A prominent economist has a radical proposal for stimulating the economy: just add money to everyone’s bank account. It is crazy enough to work?

It’s not crazy, it’s actually common sense. Take for example, from the article:

Japan, whose public debts are equivalent to about two hundred and forty per cent of G.D.P., is another interesting case. After repeated rounds of quantitative easing, the Bank of Japan, the country’s central bank, now owns about a fifth of this debt. Like the Fed, it currently insists that it will eventually sell its bond portfolio back to private investors, and the Japanese Treasury Department says it intends to repay all its debts. But Turner points out another possibility. Since one arm of the Japanese government is effectively lending to another arm, the public debt owned by the central bank could simply be written off. If that happened, Japan would have created a great deal of money and used it to reduce its debt burden—a form of money finance. And it’s hard to see how this would generate a spike in inflation.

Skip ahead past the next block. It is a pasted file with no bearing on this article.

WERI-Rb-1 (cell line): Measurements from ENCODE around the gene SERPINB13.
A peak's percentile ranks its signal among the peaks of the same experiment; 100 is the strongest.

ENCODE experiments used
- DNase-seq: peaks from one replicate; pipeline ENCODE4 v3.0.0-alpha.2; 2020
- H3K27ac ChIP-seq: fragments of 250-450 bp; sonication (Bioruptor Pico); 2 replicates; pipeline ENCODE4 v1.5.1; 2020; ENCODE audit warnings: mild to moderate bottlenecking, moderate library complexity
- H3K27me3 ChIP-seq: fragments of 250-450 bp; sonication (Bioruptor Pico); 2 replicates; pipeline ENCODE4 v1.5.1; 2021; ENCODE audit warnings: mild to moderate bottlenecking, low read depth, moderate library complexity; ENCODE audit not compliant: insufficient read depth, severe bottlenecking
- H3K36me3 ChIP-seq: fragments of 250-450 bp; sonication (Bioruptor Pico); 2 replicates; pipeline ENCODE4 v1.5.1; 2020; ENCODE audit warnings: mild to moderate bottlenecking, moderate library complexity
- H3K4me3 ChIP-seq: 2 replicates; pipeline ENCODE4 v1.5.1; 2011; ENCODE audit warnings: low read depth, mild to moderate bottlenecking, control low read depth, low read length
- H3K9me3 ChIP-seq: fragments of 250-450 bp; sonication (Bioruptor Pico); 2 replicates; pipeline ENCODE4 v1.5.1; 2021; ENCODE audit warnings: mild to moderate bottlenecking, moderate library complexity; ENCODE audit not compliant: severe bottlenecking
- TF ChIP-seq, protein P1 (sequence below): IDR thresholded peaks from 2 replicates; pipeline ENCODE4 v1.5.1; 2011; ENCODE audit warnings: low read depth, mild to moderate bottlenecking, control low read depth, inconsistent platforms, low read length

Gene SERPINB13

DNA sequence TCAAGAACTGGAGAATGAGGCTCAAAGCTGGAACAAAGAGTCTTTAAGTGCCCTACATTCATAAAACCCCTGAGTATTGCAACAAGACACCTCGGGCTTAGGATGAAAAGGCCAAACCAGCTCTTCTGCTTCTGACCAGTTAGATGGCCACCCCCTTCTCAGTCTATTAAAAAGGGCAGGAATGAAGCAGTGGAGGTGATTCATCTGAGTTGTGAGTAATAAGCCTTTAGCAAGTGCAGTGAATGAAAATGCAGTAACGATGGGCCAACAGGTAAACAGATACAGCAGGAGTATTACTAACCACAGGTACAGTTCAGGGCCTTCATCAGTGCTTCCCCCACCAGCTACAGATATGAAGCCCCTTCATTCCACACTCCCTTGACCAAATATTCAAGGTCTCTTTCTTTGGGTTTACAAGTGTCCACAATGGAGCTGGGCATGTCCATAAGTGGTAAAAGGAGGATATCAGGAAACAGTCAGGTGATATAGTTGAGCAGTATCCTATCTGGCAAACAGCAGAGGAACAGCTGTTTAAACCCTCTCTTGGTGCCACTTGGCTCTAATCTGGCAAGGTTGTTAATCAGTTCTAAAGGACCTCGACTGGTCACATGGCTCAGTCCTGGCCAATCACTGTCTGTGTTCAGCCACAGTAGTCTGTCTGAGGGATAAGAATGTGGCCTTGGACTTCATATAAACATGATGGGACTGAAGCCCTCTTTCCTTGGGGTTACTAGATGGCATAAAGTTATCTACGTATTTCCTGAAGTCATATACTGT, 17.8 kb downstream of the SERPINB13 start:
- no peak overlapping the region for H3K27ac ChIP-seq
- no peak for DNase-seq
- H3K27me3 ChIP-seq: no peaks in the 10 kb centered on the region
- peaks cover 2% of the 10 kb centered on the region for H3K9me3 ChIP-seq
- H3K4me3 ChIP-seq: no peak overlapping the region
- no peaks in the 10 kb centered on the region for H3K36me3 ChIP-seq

It wouldn’t create inflation because the money’s already been created for the government to buy back its debt from the private sector and the private sector already has the money now and no inflation occurred! Now the Japanese Governnent is holding on to bonds that are money borrowed from itself! Which means they can cancel them out tomorrow with zero effect on inflation.

It’s such common sense and so simple, people just can’t grasp it. They keep insisting that it’s not that simple, but it is. And until we wake up, we will continue to find ourselves doing stupid things like loaning ourselves money to do things and then paying ourselves interest on the money we borrowed from ourselves while telling everyone we owe too much money to… ourselves!

Source: Why Not Just Print More Money? – The New Yorker

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